In the view of third base ump Jim Joyce, Middlebrooks, upon dropping belly-first to the ground after failing to handle Saltalamacchia’s hard throw, impeded the running path of Allen Craig. Joyce promptly flashed the “obstruction’’ call, making Daniel Nava’s throw from left field to cut down Allen at the plate a moot point. Homeplate ump Dan DeMuth pointed emphatically toward Joyce at third, acknowledging the “obstruction’’ call, thus awarding home to Allen and the win to the Cards.
‘’It does not have to be intent,’’ noted crew chief John Hirschbeck, explaining the root of the obstruction call. ‘’Once [Middlebrooks had] the opportunity to field the ball, he can no longer in any way obstruct the runner.’’
The key issue, which led to Joyce’s immediate call, was Middlebrooks, who remained prostrate on the ground. The Sox third baseman had an obligation, once the ball passed him, to get out of the way. Middlebrooks, while belly-down, also lifted both legs.
“He tripped over Middlebrooks right there,’’ said Joyce, “and immediately and instinctually I called obstruction.’’ The ump went on to explain, “The feet didn’t play too much into that because he was still in the area where the baserunner needs to go to advance to home plate. And the baserunner has every right to go unobstructed to home plate, and unfortunately for Middlebrooks, he was right there.”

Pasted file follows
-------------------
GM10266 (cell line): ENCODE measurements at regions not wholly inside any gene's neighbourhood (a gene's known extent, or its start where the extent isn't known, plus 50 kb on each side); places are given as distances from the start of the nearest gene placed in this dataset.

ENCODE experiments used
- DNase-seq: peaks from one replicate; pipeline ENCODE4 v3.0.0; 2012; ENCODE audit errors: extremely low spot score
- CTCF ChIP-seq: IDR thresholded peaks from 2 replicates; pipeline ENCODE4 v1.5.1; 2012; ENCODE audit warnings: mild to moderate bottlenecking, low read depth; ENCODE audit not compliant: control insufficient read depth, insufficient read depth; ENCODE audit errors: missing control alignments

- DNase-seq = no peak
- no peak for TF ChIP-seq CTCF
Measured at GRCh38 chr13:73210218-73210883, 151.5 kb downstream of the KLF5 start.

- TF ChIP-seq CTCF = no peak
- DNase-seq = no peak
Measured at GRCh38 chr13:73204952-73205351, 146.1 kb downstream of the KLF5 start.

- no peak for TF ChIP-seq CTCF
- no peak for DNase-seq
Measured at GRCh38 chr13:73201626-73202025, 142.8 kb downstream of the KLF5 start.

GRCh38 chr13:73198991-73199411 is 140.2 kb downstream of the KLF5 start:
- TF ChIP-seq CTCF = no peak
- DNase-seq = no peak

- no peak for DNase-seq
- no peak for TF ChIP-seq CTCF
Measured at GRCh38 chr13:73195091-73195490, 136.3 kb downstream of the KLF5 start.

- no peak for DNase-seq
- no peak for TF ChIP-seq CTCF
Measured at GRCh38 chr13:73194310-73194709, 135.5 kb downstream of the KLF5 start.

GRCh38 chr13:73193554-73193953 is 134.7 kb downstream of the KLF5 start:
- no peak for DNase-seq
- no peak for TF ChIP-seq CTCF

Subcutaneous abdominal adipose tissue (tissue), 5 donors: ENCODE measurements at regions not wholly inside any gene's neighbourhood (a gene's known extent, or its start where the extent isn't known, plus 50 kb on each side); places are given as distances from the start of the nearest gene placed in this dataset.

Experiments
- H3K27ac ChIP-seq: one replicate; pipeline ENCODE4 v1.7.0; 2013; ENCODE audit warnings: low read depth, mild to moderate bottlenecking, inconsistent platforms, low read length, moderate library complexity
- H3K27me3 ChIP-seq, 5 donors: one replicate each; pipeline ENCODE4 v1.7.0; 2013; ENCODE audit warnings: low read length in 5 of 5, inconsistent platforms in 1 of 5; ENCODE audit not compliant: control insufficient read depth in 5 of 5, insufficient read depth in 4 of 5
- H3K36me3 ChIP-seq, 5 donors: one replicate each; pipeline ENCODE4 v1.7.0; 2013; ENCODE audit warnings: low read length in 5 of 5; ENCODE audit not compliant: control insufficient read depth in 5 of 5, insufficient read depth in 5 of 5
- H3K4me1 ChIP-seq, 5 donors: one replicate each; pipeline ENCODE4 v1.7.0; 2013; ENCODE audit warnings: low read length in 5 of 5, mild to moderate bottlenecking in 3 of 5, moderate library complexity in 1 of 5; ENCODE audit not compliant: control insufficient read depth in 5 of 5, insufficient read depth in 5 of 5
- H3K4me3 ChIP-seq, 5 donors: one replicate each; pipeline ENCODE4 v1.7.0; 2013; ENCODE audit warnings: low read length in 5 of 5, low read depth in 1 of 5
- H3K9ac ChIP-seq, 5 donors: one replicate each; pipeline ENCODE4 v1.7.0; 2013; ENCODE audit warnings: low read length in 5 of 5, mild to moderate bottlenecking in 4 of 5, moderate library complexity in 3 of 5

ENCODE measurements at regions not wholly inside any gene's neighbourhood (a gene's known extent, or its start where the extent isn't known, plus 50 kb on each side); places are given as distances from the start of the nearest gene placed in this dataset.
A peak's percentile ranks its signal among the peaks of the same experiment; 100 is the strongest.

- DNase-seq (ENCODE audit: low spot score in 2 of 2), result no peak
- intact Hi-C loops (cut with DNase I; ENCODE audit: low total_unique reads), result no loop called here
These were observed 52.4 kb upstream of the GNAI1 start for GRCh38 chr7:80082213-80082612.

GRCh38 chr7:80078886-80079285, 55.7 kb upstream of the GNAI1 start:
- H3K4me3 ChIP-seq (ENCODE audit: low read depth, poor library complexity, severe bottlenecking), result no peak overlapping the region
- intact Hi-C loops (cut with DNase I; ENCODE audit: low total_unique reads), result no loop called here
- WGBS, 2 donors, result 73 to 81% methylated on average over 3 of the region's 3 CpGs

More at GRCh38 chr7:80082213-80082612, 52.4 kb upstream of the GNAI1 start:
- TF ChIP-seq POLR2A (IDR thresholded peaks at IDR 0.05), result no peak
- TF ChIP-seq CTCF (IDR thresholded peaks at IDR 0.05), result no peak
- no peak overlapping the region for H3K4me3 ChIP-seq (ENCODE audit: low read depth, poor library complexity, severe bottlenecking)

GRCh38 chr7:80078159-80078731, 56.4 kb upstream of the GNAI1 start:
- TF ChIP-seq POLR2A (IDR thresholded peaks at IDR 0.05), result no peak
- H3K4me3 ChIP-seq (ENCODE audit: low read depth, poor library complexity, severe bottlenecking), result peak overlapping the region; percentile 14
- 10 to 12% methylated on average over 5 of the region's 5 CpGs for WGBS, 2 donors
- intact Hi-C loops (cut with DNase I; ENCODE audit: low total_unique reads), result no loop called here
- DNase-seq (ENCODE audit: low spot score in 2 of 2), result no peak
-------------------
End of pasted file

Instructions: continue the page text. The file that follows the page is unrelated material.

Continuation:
Esteemed baseball author Roger Angell was among the many who felt Barnett erred in ’75. The New York Daily News was among many journals to note that it was interference, in accordance with the game’s rulebook.
In his book, “Five Seasons’’, Angell wrote that Barnett’s “mystifying ruling’’ was a product, in part, of the umpires that season operating under a supplemental interpretation of the rule — one that neither MLB nor the umpires themselves ever made public. Angell made it sound like so much doubletalk and excuse-making, Barnett’s ruling depicted by Angell as “mind-calcifying.’’
“Of course he interfered with me,’’ said Fisk that night, a belief he has never wavered from over the decades. “You all saw it. [Armbrister] stood right under the ball.’’
In December 1975, when Major League Baseball released its official cinematic account of the Series, Fisk was among a number of his teammates to take in a debut viewing. There remained such a buzz and aura about the classic matchup, won in Game 7 by the Reds, that many passionate Sox fans talked for weeks as if their team won.
“However,’’ lamented Fisk on the day of the movie’s debut, “it still winds up Them 4, Us 3.’’
The controversial play was Armbrister’s only at-bat in the Series. Born in the Bahamas, he was out of the game at age 29, albeit with two World Series rings, and soon was working at a Nassau casino.
Fisk, who will be 66 in December, played nearly 25 years and was inducted into the Hall of Fame in 2000. He fills ambassadors roles these days with both the Red Sox and White Sox, splitting time between residences in Illinois and Florida.
Barnett, who will be 69 in January, umped in the AL from 1969 to 1999 and soon became an MLB supervisor of umpires. “You’re looking at someone who has never had a job,’’ he told a college crowd years after he left the playing field behind. “I had an adventure.’’